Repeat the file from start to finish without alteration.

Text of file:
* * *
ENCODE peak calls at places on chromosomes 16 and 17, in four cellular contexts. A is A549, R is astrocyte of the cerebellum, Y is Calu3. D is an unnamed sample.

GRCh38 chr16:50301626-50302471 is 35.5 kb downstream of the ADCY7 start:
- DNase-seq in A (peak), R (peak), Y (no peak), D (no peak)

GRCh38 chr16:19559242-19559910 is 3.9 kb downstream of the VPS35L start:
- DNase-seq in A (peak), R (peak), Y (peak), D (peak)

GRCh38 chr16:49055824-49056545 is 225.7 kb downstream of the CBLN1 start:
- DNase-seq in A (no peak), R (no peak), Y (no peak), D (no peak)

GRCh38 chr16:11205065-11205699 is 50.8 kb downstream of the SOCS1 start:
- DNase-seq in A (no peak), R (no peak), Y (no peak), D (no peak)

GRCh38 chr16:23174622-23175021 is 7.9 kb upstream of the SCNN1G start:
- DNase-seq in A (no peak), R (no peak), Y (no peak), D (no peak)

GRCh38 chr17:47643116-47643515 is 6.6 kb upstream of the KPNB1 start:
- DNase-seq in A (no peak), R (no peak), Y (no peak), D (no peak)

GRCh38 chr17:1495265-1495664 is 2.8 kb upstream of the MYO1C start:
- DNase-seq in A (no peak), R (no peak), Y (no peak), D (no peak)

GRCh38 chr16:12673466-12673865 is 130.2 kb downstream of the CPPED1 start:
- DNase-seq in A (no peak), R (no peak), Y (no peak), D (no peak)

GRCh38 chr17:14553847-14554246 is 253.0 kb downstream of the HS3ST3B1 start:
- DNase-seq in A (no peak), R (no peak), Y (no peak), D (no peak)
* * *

ENCODE peak calls at places on chromosomes 16 and 17, in four cellular contexts. A is A549, R is astrocyte of the cerebellum, Y is Calu3. D is an unnamed sample.

GRCh38 chr16:50301626-50302471 is 35.5 kb downstream of the ADCY7 start:
- DNase-seq in A (peak), R (peak), Y (no peak), D (no peak)

GRCh38 chr16:19559242-19559910 is 3.9 kb downstream of the VPS35L start:
- DNase-seq in A (peak), R (peak), Y (peak), D (peak)

GRCh38 chr16:49055824-49056545 is 225.7 kb downstream of the CBLN1 start:
- DNase-seq in A (no peak), R (no peak), Y (no peak), D (no peak)

GRCh38 chr16:11205065-11205699 is 50.8 kb downstream of the SOCS1 start:
- DNase-seq in A (no peak), R (no peak), Y (no peak), D (no peak)

GRCh38 chr16:23174622-23175021 is 7.9 kb upstream of the SCNN1G start:
- DNase-seq in A (no peak), R (no peak), Y (no peak), D (no peak)

GRCh38 chr17:47643116-47643515 is 6.6 kb upstream of the KPNB1 start:
- DNase-seq in A (no peak), R (no peak), Y (no peak), D (no peak)

GRCh38 chr17:1495265-1495664 is 2.8 kb upstream of the MYO1C start:
- DNase-seq in A (no peak), R (no peak), Y (no peak), D (no peak)

GRCh38 chr16:12673466-12673865 is 130.2 kb downstream of the CPPED1 start:
- DNase-seq in A (no peak), R (no peak), Y (no peak), D (no peak)

GRCh38 chr17:14553847-14554246 is 253.0 kb downstream of the HS3ST3B1 start:
- DNase-seq in A (no peak), R (no peak), Y (no peak), D (no peak)